Abe put up his hands and folded his ears, silently cursing himself for immediately adopting such a submissive posture. But the bear was three feet taller than he was and around four times heavier; there was no way it would turn out well for him if it came to blows. "You're right outside Perry's Supermarket, beating up a townie. It's my business whether I like it or not."

Abe didn't know where that came from. But he couldn't just stand by and watch something like this happen. He'd want someone to come out and stop it if he were being victimized, after all.

Tiny took a half-step forward, but his companion stayed him with a paw. Roeper was a Lion that was every bit the monster the Bear was, if not a little worse. He wore the illusion of civility, using it to justify all kinds of abusive behavior. He was the brains of the operation; though Tiny considered himself the leader of the Claw and Fang since he was the biggest, Roeper was easily the power behind the throne as it were.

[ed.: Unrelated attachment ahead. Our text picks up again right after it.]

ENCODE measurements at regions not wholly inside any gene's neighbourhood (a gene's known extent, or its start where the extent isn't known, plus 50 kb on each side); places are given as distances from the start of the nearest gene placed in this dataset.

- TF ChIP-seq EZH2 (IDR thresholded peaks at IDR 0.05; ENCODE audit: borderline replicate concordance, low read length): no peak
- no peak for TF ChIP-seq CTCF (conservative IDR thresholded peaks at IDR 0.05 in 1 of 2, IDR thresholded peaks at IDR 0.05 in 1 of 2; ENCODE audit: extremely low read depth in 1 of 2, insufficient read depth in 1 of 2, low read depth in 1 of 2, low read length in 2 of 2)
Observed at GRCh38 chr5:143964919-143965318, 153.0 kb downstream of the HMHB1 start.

"He's right, Bear," the Lion practically purred. "We were right outside the exit of the store. All those poor people would be trapped in there until we were done. I think it's a good thing that this little bunny brought it to our attention.

Abe felt himself bristling. Roeper gave him a smile that was almost a sneer. "Just let us take our friend here somewhere else so we can continue our conversation." The Lion lifted his victim by the back of his shirt with seemingly no effort at all. "You and the rest of your neighbors can take your groceries home in peace."

The Rabbit knew he was being given an out, that the Lion was saying that there was no quarrel with him. It was a free pass. All he had to do was take it. He shook his head and said, "That's not the problem here, and you know it. Listen, just put the Gopher down and walk away. It's really not worth causing all of this trouble."